- Author: Alejandro Del Pozo-Valdivia
Last year, this pest was present in large numbers during August and September. The idea is to have additional data from the pheromone traps to inform the IPM decision making process. Below is a table showing the number of moths per day and per trap since February.
Table 1. Male diamondback moth captures by pheromone traps across the Salinas Valley. There are two type of traps deployed in the fields. We have the cardboard traps labeled as 'Regular' and also the automated traps labeled as 'Automated' and shown in Fig. 1.
Fig. 1. Automated trap (provided by AgCeleration and manufactured by TrapView) in a broccoli field. This type of trap has four cameras on top of the sticky liner. Cameras will take daily pictures. Pictures are analyzed to recognize the adult of diamondback moth. This trap uses a cellular connection to transmit the pictures daily to a centralized computer. The computer will use machine learning to recognize and count new moths getting stuck onto the liner.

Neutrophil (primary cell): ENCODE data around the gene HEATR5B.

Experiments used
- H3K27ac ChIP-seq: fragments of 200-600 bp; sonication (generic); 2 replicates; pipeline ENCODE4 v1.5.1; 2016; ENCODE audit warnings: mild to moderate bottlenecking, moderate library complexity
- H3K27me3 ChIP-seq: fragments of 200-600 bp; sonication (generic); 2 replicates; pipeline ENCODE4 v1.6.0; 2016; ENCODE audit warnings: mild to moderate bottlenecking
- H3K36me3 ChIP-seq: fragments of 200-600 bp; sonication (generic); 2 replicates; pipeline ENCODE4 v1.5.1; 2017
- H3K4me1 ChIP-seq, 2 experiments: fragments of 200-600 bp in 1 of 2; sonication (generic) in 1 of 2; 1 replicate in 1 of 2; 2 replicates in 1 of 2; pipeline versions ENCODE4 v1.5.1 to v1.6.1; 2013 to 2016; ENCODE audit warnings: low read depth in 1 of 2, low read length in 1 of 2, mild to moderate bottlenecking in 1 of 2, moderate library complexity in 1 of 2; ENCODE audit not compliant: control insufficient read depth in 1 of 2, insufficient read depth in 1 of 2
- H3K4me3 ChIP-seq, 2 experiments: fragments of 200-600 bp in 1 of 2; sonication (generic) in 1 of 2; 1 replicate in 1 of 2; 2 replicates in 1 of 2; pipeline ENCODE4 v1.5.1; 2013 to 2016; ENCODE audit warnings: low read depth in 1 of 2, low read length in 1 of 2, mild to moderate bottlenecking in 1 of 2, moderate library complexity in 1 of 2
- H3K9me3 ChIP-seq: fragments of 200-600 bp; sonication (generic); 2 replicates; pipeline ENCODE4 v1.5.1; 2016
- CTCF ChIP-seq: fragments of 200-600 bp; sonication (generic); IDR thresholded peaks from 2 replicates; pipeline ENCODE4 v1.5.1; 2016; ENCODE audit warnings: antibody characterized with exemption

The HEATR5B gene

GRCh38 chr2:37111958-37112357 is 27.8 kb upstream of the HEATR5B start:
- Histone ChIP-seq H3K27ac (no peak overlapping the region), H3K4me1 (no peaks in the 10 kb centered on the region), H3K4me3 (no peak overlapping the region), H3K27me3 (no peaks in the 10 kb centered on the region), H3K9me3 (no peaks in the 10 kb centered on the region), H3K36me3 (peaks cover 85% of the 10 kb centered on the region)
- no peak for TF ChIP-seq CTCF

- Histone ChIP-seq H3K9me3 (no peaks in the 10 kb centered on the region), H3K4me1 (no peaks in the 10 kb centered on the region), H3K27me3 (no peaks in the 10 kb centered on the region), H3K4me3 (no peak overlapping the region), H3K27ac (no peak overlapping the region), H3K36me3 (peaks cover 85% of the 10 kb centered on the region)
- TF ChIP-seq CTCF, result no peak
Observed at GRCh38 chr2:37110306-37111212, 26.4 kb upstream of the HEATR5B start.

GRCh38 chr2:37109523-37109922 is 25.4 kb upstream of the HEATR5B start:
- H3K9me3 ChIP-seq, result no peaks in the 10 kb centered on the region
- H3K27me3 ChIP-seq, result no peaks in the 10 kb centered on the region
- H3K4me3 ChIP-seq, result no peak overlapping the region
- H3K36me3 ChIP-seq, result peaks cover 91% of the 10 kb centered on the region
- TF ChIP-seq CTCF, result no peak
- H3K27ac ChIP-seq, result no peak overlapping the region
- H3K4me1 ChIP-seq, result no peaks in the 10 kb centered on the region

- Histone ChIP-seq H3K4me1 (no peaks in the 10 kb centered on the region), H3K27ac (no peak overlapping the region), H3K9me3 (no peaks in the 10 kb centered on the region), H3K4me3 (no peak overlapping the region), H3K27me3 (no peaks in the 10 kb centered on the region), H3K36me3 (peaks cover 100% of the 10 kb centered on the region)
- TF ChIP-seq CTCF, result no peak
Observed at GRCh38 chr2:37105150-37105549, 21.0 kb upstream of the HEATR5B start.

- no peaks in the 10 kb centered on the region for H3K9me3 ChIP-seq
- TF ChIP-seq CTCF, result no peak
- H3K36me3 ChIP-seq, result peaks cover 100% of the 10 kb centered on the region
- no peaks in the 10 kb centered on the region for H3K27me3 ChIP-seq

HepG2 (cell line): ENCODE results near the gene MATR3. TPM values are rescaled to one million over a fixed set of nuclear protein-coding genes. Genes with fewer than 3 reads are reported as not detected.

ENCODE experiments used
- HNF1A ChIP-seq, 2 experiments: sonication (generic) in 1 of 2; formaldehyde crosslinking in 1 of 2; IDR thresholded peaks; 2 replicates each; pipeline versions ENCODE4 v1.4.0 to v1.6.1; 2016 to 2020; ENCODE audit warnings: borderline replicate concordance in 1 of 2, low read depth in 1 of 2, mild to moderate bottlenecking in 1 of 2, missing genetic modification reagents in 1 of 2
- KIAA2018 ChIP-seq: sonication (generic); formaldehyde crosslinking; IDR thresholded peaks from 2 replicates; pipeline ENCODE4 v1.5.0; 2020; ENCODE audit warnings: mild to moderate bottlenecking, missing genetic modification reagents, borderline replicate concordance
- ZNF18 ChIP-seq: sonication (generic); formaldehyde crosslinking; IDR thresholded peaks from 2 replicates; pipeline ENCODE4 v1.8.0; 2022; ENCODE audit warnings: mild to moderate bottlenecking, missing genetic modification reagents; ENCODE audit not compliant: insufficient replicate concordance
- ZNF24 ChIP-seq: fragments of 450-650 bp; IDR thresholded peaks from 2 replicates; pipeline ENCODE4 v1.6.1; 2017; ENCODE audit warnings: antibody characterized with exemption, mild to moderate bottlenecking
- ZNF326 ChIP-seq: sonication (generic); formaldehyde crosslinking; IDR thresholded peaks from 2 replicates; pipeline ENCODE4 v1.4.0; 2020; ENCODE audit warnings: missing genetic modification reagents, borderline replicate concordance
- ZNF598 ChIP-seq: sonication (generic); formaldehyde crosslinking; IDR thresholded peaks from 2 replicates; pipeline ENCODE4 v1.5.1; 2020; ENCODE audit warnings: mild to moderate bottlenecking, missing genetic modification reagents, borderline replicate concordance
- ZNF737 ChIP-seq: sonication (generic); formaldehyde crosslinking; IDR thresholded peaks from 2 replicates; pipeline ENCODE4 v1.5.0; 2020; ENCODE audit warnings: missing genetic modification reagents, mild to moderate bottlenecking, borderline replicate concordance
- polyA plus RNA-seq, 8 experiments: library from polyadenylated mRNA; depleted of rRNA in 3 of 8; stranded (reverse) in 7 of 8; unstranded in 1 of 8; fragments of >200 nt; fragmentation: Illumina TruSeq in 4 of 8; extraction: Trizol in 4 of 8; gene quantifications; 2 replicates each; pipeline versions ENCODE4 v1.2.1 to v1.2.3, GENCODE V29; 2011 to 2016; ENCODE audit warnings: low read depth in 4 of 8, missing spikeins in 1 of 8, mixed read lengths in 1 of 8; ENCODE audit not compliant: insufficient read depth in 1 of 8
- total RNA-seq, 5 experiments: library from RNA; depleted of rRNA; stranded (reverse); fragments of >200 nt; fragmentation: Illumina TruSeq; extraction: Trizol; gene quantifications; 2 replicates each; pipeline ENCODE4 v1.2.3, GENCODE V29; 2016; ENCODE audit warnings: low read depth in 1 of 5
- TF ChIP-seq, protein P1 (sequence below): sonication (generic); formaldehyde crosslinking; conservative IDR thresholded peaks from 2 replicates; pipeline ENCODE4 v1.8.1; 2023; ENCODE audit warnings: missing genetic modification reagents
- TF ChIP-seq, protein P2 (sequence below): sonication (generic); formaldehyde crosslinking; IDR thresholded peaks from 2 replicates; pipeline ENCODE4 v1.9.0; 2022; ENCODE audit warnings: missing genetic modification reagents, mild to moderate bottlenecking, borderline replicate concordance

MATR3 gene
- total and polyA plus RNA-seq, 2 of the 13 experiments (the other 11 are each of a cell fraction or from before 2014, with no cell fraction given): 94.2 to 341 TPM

To put these captures on a time perspective, the below time series graph shows the fluctuation of the diamondback moth captures since we set up the traps. The below graph does not include the data from the automated traps. Capture data is broken into a series labeled 'Castroville' (dotted line) indicating the moth captures from that specific location, and a second series labeled 'Other' (solid line) where the average captures among the other locations are presented.
If you are interested in learning more about this monitoring program, please contact Alejandro Del-Pozo at firstname.lastname@example.org or 831-759-7359.